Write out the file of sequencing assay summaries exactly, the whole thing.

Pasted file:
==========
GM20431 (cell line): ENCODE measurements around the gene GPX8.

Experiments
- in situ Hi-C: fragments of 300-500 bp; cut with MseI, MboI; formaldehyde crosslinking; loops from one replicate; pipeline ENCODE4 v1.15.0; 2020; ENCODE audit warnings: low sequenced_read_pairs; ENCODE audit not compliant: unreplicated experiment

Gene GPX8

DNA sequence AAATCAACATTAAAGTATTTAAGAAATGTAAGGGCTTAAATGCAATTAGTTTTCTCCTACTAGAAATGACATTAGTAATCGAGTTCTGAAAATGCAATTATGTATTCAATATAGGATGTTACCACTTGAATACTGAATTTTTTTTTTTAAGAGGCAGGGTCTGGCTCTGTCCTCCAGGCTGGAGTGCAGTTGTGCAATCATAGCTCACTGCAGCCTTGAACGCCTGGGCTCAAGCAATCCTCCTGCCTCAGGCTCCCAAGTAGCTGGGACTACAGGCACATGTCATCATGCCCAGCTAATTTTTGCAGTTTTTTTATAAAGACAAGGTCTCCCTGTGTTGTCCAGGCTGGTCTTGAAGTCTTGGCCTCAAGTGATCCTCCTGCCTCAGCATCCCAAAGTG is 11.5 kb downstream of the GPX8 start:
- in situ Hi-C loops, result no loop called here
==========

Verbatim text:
GM20431 (cell line): ENCODE measurements around the gene GPX8.

Experiments
- in situ Hi-C: fragments of 300-500 bp; cut with MseI, MboI; formaldehyde crosslinking; loops from one replicate; pipeline ENCODE4 v1.15.0; 2020; ENCODE audit warnings: low sequenced_read_pairs; ENCODE audit not compliant: unreplicated experiment

Gene GPX8

DNA sequence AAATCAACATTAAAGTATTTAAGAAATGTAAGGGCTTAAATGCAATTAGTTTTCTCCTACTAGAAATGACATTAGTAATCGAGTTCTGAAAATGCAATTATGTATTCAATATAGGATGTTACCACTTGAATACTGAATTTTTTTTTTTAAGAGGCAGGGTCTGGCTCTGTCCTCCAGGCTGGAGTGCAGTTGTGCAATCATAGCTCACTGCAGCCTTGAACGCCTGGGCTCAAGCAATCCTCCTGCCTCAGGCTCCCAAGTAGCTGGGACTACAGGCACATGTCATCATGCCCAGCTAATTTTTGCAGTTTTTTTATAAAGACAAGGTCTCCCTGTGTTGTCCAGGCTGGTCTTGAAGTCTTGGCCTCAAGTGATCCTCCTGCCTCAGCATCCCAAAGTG is 11.5 kb downstream of the GPX8 start:
- in situ Hi-C loops, result no loop called here